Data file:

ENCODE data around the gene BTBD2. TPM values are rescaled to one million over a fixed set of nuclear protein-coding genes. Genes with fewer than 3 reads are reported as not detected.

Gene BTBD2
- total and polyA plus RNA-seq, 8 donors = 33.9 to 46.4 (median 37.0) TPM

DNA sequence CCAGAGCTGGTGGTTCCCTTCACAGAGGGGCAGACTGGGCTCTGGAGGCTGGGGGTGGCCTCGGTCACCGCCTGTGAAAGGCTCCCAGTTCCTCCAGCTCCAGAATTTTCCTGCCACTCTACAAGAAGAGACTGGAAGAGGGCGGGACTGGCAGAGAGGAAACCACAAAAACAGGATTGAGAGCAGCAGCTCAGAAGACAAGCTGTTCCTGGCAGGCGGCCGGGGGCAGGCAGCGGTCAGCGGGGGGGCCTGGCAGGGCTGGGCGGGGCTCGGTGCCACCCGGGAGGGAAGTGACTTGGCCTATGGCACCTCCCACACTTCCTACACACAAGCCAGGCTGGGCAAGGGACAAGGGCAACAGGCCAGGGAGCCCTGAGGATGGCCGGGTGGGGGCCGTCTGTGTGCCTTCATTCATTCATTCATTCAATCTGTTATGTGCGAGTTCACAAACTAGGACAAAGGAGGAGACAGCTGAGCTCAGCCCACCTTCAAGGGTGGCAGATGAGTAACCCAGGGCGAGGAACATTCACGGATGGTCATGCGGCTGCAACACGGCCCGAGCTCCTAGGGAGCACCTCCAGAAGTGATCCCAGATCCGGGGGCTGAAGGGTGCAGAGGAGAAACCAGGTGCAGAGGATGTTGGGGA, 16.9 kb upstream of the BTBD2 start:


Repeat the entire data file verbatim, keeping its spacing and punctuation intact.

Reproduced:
ENCODE data around the gene BTBD2. TPM values are rescaled to one million over a fixed set of nuclear protein-coding genes. Genes with fewer than 3 reads are reported as not detected.

Gene BTBD2
- total and polyA plus RNA-seq, 8 donors = 33.9 to 46.4 (median 37.0) TPM

DNA sequence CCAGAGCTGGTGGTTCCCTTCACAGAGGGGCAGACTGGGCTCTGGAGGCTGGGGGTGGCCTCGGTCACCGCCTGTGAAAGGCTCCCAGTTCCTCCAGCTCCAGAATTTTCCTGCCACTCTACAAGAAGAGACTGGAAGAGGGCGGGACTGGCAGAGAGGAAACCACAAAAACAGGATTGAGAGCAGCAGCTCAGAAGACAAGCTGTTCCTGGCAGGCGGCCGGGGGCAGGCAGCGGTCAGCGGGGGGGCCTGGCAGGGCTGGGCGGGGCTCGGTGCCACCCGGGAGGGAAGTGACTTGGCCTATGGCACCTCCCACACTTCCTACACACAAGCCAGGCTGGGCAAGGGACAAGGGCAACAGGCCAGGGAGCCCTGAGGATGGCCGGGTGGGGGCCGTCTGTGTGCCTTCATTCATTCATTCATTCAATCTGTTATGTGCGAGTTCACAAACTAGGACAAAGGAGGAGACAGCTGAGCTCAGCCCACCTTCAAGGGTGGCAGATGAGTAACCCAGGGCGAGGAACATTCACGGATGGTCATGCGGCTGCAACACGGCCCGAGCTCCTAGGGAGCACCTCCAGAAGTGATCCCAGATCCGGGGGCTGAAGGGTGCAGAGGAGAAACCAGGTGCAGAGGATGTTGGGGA, 16.9 kb upstream of the BTBD2 start: